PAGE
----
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Letting Go Of The Past To Re-Parent The Self

By Debbie Eisenstadt Mandel

Inside every individual exists a powerful capacity for healing and transformation—to stand up for the true self. To accomplish this we have to free ourselves from the past story. When we release old hurts, we grow from that suffering and learn to recognize happiness. In other words, we let go to hold more! If the past has been painful, we must stop reliving it, playing the part of the victim in the story over and over again. Every time we relive a memory, especially a past argument, or an old hurt, we keep it alive in our spirits and in our bodies. For example, when I think about an argument I had with a friend many years ago, my heart will race, my face will flush and my stomach will tense up as though it were happening now. Not everyone is fortunate to have loving parents who are perfect and reasonable, like on TV.

Some of us were physically and mentally abused as children. Some of us were neglected and emotionally abandoned as children. Therefore it is time to change the story and re-parent the self! We are no longer children who are economically and physically dependent on our parents. We had no choice as a child, but we do now…

When we re-parent the self, we send a message to the mind and body that we are worth it, that we are special and that we deserve love. When a child is abused, he or she lives in a dark place where there is no room to breathe or feel. This child grows up lacking self-esteem, feeling worthless and always looking for approval from parents and outside sources. Often the abuse experienced in childhood gets repeated in adult life using different characters: a lover, a boss or even a so-called friend. The adult continues to play the victim, hardly ever assuming responsibility for failures. “The boss doesn’t like me,” “My wife demands things I can’t afford,” “My co-worker set me up.”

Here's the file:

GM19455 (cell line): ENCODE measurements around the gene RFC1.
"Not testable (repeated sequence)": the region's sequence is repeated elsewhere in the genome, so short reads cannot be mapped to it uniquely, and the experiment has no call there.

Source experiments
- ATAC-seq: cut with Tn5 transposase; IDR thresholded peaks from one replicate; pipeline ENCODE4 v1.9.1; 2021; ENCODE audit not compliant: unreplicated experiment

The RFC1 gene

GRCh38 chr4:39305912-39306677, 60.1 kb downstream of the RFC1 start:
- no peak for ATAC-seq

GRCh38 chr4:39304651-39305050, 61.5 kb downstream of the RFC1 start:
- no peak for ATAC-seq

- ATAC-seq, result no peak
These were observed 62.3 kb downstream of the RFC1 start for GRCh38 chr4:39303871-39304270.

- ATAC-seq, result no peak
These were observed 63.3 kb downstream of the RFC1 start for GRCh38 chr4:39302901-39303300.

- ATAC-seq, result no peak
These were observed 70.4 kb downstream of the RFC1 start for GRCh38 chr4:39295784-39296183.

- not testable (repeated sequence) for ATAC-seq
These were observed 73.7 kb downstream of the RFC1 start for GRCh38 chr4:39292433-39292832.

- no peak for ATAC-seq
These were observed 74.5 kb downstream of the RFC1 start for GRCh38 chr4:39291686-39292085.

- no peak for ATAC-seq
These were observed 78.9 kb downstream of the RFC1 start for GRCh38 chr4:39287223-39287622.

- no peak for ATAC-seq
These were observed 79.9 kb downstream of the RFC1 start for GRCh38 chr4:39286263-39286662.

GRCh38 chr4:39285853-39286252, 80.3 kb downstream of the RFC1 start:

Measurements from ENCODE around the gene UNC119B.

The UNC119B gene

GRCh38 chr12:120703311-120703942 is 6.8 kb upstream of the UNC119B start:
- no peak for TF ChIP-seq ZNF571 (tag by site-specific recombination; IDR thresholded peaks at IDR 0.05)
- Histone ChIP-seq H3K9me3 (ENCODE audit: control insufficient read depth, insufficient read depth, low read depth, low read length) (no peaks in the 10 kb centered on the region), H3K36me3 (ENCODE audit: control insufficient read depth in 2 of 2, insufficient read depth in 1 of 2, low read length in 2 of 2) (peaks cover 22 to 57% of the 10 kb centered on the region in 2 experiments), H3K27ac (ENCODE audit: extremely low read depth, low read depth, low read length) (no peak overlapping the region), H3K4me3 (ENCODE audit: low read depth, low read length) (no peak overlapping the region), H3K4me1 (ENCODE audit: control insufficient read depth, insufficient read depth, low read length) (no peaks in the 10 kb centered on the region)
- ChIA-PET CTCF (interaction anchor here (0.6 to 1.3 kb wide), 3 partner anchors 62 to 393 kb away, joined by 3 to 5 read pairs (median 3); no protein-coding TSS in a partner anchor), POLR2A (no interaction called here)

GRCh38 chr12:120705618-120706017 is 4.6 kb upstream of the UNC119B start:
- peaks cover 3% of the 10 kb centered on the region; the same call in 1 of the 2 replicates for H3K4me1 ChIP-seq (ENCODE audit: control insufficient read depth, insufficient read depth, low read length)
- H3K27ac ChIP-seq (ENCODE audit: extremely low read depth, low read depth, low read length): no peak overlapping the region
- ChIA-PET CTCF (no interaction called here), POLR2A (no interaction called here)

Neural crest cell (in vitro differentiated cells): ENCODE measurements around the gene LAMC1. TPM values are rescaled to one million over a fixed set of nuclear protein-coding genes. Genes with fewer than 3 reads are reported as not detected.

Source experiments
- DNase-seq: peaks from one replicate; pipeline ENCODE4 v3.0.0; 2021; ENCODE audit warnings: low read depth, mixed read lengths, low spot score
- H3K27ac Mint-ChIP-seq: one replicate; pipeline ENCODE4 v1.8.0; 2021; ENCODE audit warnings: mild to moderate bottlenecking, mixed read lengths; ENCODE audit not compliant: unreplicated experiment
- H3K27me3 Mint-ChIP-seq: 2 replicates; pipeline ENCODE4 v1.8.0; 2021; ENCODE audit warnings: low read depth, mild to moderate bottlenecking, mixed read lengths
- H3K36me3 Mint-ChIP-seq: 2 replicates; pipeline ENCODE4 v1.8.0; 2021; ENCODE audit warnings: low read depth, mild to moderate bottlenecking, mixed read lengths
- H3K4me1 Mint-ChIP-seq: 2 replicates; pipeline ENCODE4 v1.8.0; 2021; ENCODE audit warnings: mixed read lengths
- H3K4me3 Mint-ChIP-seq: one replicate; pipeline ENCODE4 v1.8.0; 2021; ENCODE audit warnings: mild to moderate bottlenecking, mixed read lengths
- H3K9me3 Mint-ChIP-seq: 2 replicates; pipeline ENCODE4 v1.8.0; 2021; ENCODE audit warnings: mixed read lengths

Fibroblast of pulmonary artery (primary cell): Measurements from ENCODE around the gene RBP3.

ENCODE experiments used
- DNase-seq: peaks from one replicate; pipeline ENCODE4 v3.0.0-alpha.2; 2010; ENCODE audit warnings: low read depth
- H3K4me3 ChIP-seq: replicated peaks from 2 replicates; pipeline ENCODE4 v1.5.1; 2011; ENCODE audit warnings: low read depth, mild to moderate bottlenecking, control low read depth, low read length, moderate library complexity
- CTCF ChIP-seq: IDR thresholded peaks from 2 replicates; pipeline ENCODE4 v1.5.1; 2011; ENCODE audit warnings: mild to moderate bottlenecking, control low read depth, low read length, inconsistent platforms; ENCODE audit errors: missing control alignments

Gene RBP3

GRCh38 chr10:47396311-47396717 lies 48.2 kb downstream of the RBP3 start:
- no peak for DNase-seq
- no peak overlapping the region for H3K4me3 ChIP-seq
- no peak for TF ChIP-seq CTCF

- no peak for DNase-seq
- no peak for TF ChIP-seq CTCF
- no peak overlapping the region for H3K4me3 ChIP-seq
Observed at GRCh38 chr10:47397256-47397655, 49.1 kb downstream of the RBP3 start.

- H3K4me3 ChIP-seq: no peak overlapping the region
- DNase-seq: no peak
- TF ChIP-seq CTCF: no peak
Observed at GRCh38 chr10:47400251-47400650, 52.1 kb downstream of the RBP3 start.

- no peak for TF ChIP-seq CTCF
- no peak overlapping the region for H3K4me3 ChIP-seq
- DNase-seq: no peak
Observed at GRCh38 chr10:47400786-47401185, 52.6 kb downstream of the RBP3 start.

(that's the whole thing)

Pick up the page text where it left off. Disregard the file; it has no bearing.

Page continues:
Therefore in order to break the cycle, one has to shed the past story and create the present story. In the new story the abused child is determined not just to survive, but to thrive. He or she assumes responsibility for actions, is committed to health and fitness, and finds the way to realize limitations while cultivating capabilities. Easier said than done? Well, saying it and thinking it is a good beginning. Everyday one has to make a commitment to positive thinking. It is neither the win nor the loss that makes a person triumphant, only the feelings and perception one has regarding the self. Positive perception and self-affirmation is the first step to personal empowerment: I am good enough.

The next step is believing that one is lucky. Yes, lucky! The opposite perception of the victim. When one is lucky, even when one fails, he or she learns from failure or suffering to succeed in the future. When one is lucky he or she sees opportunities where other people do not even think to look. In some of my wellness workshops I have heard cancer survivors admit to the group, “I am lucky to have had cancer because now I know how to live and I really appreciate life!” A lucky person feels empowered and in control. When one believes in the self, he or she can banish self-doubts, persist in set goals, and clear the path for accomplishment.